Drug registration process is unified within the European Union and drugs are approved by the European Medicines Agency. A drug that is approved in the European Union is also registered in Slovakia. The question then arises about its availability, whether there is demand and medical need for this particular drug, and whether conditions can be created for its reimbursement by health insurance in Slovakia. For instance, treatment with oncology medications is a long and (financially) demanding process. In such cases, a very thorough evaluation is carried out to determine whether the specific medicine can be reimbursed by health insurance in Slovakia.

Has it ever happened that a drug was approved in other European countries but not in Slovakia?

Yes, it has. This is related to how our legislation is changing and how strict are the rules and requirements it imposes. It also relates to the length of the drug evaluation process. Following the latest change in legislation, the conditions have slightly changed, but the process still takes around a year from the date when the application was submitted. However, it can take longer, as it often did in the past.

Isn't there a common European legislation which would determine these conditions?

Each country has its own regulatory authorities. For example, in the Czech Republic, it is the State Institute for Drug Control that oversees this. In Slovakia, the State Institute for Drug Control issues permits for clinical trials and essentially registers drugs. However, the drug availability or how it will be reimbursed by health insurance is decided at the level of the Ministry of Health. This means that the organization can be very different in each country. Independent institutions also enter the process. In our case, after the approval of the new legislation, it is NIHO, the National Institute for Value and Technologies in Healthcare, who conducts impact studies, also known as health outcomes, and oversees the evaluation of pharmacoeconomics.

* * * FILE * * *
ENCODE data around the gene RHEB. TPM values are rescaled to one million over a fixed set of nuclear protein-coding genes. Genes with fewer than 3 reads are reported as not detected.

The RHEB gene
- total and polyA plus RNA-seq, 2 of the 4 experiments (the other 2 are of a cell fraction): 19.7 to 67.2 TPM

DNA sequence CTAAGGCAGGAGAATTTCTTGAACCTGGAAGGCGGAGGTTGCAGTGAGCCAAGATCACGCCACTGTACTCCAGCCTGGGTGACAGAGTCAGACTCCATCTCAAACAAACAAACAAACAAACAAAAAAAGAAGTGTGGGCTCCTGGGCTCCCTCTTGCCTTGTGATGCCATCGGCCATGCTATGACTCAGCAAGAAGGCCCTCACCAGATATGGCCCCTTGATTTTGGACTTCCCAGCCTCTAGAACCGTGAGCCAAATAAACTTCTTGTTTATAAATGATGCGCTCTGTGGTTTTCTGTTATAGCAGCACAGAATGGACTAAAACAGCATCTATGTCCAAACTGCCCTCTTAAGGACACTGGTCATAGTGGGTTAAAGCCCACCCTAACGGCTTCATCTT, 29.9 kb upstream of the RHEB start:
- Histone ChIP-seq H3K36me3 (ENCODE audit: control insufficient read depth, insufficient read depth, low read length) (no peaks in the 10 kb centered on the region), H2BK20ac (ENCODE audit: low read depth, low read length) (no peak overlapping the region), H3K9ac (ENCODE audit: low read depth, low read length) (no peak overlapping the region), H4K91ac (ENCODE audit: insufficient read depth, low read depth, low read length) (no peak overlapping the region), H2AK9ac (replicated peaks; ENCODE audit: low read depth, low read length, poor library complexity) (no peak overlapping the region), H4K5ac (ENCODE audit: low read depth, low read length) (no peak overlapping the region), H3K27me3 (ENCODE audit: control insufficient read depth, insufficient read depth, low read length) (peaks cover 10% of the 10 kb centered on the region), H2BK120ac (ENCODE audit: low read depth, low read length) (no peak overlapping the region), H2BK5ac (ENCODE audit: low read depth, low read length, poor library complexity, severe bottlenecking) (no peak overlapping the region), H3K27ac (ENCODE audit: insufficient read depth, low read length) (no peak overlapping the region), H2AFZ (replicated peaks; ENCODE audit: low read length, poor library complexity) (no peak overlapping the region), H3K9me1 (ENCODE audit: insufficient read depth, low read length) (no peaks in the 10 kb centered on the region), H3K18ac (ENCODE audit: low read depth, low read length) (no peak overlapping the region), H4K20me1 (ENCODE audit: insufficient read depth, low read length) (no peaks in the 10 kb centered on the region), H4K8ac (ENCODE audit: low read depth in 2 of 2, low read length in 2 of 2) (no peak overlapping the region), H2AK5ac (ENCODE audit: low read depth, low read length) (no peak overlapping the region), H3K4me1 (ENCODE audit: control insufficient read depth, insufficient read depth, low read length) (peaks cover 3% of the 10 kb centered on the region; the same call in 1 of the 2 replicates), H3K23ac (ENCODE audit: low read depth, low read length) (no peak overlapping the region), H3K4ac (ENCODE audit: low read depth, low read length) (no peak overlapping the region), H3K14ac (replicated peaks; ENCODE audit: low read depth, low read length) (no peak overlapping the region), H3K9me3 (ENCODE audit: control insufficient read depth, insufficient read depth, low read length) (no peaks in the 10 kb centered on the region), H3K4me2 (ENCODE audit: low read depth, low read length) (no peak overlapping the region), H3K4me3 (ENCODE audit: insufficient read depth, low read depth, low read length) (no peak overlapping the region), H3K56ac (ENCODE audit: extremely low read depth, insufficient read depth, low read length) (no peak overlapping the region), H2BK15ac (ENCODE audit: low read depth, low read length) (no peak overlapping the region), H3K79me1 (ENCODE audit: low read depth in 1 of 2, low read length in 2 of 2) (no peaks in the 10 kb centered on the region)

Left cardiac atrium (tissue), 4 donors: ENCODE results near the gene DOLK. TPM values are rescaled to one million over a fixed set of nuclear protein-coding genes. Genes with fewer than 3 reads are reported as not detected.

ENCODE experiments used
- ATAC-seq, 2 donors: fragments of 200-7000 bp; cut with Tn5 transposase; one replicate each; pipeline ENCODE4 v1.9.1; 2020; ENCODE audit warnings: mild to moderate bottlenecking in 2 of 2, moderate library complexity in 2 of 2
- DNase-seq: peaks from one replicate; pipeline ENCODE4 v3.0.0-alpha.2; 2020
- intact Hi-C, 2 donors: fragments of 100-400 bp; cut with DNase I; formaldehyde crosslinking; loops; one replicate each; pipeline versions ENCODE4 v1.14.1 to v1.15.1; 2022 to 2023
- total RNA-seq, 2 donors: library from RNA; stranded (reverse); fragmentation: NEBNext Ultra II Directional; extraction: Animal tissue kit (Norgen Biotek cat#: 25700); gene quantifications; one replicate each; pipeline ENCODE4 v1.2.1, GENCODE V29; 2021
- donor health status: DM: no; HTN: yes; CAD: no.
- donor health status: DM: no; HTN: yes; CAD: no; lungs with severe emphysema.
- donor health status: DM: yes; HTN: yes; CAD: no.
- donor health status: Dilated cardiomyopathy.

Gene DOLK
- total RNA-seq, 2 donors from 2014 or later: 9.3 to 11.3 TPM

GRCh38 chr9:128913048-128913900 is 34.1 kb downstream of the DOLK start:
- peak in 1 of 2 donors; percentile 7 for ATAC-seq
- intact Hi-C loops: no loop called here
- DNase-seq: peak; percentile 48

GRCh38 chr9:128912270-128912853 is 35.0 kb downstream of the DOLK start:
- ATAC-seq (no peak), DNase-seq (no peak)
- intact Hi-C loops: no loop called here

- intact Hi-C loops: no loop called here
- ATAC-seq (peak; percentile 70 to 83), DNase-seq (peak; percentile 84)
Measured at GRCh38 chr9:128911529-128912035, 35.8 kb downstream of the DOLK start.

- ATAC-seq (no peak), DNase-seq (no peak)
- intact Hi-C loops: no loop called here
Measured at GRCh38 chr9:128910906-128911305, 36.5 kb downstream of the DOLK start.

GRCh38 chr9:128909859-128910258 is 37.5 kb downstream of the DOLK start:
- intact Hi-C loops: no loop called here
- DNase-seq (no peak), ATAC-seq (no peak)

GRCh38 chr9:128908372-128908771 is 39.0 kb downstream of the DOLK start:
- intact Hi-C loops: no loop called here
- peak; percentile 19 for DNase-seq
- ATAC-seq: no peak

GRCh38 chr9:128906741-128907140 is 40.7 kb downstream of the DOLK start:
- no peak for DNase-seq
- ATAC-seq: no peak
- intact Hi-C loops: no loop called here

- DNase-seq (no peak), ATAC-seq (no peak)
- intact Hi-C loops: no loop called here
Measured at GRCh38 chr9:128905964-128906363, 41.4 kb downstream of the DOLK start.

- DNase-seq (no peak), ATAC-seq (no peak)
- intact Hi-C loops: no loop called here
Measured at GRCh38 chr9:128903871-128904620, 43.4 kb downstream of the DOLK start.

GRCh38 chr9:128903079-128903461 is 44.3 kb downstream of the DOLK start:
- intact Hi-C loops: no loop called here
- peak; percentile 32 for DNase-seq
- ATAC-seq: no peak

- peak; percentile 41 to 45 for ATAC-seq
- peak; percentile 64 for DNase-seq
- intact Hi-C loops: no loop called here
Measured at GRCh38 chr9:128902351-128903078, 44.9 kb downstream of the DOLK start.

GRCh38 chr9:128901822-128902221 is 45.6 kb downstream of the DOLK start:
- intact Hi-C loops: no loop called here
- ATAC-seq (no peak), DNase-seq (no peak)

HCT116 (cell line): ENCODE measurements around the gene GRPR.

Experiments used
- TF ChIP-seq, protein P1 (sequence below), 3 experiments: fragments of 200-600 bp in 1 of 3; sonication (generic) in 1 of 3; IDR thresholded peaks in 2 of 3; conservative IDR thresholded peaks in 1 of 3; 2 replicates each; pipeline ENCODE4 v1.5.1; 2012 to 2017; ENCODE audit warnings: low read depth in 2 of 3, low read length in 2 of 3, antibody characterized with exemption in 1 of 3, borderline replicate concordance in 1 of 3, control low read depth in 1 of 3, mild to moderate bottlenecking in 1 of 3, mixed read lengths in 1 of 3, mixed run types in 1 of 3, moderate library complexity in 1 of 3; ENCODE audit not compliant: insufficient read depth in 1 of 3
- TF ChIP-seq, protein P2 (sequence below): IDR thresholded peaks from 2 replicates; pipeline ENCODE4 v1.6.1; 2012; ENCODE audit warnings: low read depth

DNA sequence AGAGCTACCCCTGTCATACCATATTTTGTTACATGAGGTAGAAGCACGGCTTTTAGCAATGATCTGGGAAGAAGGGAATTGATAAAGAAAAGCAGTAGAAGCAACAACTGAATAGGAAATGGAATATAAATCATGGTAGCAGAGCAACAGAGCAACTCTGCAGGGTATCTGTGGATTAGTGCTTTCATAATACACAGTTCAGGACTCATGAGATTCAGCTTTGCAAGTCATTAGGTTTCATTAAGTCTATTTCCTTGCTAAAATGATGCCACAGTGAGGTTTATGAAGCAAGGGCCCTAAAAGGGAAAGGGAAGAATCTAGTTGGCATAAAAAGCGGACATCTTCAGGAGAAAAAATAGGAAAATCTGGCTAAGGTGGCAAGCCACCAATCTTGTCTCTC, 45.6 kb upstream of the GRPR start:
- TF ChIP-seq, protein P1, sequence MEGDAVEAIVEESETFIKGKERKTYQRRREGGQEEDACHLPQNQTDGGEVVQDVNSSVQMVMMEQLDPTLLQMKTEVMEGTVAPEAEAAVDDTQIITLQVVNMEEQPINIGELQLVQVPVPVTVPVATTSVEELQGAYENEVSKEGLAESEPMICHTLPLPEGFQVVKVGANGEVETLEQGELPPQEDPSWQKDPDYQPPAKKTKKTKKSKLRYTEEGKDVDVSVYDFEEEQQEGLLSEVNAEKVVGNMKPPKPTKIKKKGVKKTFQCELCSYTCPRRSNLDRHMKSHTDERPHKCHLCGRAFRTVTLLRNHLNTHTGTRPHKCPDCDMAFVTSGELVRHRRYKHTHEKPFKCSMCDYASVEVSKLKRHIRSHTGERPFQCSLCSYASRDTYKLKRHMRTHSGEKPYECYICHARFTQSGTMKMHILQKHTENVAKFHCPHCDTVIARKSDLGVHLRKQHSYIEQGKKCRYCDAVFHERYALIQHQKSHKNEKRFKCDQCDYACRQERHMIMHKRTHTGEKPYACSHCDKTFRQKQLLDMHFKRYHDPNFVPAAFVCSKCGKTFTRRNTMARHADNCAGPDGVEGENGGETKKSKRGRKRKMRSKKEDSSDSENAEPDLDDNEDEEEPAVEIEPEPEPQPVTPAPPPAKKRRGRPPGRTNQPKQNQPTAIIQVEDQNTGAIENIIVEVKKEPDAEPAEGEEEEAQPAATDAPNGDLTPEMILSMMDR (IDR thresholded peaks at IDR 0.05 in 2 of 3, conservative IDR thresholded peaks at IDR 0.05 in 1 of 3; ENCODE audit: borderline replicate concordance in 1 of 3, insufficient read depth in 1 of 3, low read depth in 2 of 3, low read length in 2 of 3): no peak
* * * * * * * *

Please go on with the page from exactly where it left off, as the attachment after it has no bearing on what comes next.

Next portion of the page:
Do you also consider external factors that affect patients, such as diet and geographical location?

Yes. Regrettably, there are prevalent lifestyle diseases such as cardiovascular diseases that continue to be the leading cause of death in Slovakia. Or diabetes, which may be related to certain predispositions, but it can also be a result of a combination of lifestyle and genetic factors. Also, obesity, lipid metabolism disorders ... unfortunately, lifestyle is not exemplary in other Central European countries either.

What medical disciplines do you specialize in?

Our main focus is on oncological, cardiovascular, metabolic, and renal diseases. We also concentrate on immunological and respiratory diseases, vaccines, and rare diseases.

Oncology medications represent the most significant field of interest, where it's crucial that the new drugs reach patient, also in Slovakia, as soon as possible.

We're also making progress in respiratory medicine, where we're currently focusing on the field of biotechnology. A specific example is biological treatment for asthma, which can be administered if bronchial asthma does not respond well to standard treatment. It is, therefore, intended for more severe forms of this disease.

Are there any medical disciplines that are advancing faster than others?

Practically all medical disciplines I mentioned previously are moving forward. Let’s take diabetes as an example. As a diabetologist myself, I remember that at the beginning of my career there were only a few medications and insulin available. Later, there were technological innovations in the field of insulin (and other injectable) treatments, which represented a significant breakthrough. And last but not least, in the area of oral diabetes medication, there has also been tremendous progress in recent years. Other areas, such as heart failure, vaccines, and others, have seen technological progress as well.

In Slovakia, there is strict legislation regarding drug promotion. What marketing activities do you use when launching a new product on the market?

As we introduce prescription drugs to the market, the only drug promotion or advertisement we can do is for registered drugs, and it can be directed exclusively at professionals - doctors and pharmacists. The goal of communication towards the professional public is to ensure the correct use of the drug. The doctor must receive adequate information about the new drug and its proper administration.